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From its first publication in 1877, Black Beauty has been one of the best-loved animal stories ever written. The dramatic and heartwarming tale is told by the magnificent black horse himself, from his idyllic days on a country squire’s estate to his harsh fate as a London cab horse and his merciful rescue by two kindly old ladies.
Filled with vivid anecdotes about animal intelligence, the novel derives a special magic from the love of all creatures, great and small, apparent on every page. But the book’s lasting impact comes from its descriptions of a human society struggling to find the goodness within itself and its plea for kindness to all creatures - a message so powerful that this favorite classic began a crusade for animal welfare that continues to this day.
Anna Sewell was born in England in 1820. As a young girl, she witnessed great and frequent abuse of horses. A knee injury at 14 left her disabled, but she rode and drove horses very well, controlling them with voice alone, never a whip. She wrote Black Beauty in her 50s and died about a year after it was published in 1877. The book has had a tremendous impact in creating a new wave of humanist thinking towards animals.
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- Jessica Clapp
A Story for the Young at Heart
I read Black Beauty for the first time when I was a young teenager (12-14). Like all girls of that age, I was enamored of horses and I considered BB to be a bible on horses, horse care, people in general, and Anna Sewell was my muse. Fast forward 20 years, and I've actually owned horses. They aren't naturally kind, gentle, magical, intelligent creatures: they just want their next meal and a predictable routine. They kick and bite even the most gentle hands. Obviously kindness toward animals is important, but my rereading as an adult has vastly changed my impression of this book. My own experience with horses aside, the book was preachy and naive--the kind of material that appeals to a young mind as fact, but comes across to a seasoned mind as a disappointment. The world is portrayed in black and white: there are people who are kind and gentle to horses and people who abuse them--there is little in between. The narration and performance was quite good, but the story itself is best for young readers who deal in concrete ideas, not reality.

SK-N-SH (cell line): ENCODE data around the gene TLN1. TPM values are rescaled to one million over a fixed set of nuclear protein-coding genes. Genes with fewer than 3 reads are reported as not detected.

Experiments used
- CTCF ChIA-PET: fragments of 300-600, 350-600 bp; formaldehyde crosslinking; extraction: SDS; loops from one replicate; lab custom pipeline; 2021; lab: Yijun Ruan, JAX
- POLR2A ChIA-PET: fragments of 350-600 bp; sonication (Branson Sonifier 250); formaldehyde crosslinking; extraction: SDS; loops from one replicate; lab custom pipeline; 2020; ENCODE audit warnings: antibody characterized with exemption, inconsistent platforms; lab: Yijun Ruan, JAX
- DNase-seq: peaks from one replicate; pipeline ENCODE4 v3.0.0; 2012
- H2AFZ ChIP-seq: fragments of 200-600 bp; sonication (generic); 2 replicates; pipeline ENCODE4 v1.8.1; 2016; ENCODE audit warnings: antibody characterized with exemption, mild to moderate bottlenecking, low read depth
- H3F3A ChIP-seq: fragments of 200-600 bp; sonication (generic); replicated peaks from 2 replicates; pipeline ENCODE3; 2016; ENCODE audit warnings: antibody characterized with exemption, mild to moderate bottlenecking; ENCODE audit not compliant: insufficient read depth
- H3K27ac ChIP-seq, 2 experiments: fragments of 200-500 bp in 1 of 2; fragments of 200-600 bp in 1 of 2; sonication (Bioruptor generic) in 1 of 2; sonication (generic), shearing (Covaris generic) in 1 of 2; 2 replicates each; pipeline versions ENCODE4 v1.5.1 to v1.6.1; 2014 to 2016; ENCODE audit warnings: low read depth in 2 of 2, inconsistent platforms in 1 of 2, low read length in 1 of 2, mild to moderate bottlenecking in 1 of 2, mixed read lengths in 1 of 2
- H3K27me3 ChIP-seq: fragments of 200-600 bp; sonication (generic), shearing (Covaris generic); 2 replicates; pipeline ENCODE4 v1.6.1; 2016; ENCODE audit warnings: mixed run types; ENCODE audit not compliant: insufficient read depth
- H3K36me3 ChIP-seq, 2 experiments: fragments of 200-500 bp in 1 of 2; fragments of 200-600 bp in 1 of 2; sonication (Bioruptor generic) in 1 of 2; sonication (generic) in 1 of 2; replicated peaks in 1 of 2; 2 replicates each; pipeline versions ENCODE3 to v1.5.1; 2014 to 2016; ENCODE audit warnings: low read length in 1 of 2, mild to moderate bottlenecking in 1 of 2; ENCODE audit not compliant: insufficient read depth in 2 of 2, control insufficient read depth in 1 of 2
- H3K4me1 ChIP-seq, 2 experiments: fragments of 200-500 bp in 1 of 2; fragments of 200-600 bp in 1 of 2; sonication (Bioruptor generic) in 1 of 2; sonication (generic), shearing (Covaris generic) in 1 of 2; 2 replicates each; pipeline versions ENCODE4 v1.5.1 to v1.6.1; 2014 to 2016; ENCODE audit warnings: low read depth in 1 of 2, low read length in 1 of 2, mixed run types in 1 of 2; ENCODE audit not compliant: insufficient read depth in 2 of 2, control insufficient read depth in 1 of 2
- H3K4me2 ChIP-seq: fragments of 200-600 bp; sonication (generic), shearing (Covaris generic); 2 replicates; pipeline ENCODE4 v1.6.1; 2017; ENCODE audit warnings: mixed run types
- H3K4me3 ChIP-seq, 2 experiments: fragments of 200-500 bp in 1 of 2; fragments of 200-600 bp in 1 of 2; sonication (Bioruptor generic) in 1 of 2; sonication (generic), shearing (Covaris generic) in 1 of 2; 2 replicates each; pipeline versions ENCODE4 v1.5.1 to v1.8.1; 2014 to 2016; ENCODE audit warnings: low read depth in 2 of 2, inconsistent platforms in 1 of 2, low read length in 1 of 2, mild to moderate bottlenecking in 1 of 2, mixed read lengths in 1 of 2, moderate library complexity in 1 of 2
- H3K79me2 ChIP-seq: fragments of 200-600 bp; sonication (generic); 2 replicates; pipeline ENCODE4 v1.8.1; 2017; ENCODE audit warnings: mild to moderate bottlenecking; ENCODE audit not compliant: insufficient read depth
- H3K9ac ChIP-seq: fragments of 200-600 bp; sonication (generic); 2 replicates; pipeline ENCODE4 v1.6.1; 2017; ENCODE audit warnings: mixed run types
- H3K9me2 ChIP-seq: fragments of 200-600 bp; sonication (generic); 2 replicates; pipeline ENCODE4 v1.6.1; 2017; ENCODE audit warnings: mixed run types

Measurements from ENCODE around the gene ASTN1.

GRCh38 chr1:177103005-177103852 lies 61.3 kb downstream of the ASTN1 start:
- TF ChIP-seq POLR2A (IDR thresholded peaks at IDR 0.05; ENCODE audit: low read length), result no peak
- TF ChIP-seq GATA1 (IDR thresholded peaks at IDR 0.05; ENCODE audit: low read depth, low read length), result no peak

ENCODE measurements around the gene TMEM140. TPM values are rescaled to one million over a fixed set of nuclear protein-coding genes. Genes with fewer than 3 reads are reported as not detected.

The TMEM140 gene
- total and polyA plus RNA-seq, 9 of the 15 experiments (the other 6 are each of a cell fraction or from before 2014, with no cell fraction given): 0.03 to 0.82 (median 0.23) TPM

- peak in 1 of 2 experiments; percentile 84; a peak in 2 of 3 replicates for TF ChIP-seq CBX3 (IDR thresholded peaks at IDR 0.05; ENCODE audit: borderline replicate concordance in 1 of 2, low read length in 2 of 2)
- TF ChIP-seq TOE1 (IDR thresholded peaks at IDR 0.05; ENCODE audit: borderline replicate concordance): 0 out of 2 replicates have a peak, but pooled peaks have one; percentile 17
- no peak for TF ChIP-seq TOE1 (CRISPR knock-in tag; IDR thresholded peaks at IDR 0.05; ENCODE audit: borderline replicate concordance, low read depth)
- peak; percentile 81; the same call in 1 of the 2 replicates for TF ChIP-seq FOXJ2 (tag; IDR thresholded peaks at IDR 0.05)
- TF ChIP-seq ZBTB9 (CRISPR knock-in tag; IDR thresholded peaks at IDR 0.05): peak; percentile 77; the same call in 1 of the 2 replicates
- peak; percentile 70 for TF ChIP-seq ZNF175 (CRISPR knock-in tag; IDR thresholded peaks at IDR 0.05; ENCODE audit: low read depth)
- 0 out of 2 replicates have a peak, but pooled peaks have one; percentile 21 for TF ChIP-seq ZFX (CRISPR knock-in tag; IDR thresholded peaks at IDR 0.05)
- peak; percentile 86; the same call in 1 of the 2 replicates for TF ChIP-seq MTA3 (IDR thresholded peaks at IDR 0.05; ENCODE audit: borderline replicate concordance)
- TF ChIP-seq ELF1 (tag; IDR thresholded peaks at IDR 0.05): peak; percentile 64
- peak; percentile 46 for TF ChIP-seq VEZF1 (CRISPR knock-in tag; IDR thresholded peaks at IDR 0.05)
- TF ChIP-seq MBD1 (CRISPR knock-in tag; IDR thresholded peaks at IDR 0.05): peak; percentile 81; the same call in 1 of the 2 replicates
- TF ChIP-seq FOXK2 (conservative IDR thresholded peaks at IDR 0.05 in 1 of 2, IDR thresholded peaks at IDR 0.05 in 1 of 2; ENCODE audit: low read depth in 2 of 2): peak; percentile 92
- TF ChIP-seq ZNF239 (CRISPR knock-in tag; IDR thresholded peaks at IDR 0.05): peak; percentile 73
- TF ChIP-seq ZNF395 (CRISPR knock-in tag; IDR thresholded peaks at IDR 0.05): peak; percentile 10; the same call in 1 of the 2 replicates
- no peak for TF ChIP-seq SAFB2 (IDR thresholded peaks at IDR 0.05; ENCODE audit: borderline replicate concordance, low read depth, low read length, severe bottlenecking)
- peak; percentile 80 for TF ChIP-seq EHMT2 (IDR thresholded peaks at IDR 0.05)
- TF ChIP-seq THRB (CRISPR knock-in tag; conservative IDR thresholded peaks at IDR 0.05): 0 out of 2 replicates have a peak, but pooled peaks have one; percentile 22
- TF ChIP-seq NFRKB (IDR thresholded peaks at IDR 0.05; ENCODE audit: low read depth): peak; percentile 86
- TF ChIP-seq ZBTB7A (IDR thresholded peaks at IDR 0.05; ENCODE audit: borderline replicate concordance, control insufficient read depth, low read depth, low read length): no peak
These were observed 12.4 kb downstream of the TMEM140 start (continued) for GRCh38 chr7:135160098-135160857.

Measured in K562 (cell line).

1 person found this helpful
- Adrienne Brown
a beautiful book
I decided to listen to many of my childhood books and after listening to Black Beauty I was thrilled with my idea. I cried at the end. As an adult I realized that Anna Sewell wrote this book as a lesson for all owners of domestic animals that cannot speak for themselves.
Read this book before getting any creature
The narrator has a lovely, perfectly balanced voice that gives depth and perspective to Black Beauty. Miss Sewell has written a beautiful story about the plight of horses but also no less the known, and possibly unknown, or sufferings of all.
It's terribly sad that after many millennia man is no better or kinder than we see in our historical past. I believe all people who wish to own any creature should listen to this book. My hope is it would stem the unending tide of cruelty to poor, defenseless animals. I think you will find this story to be among your favorite classics.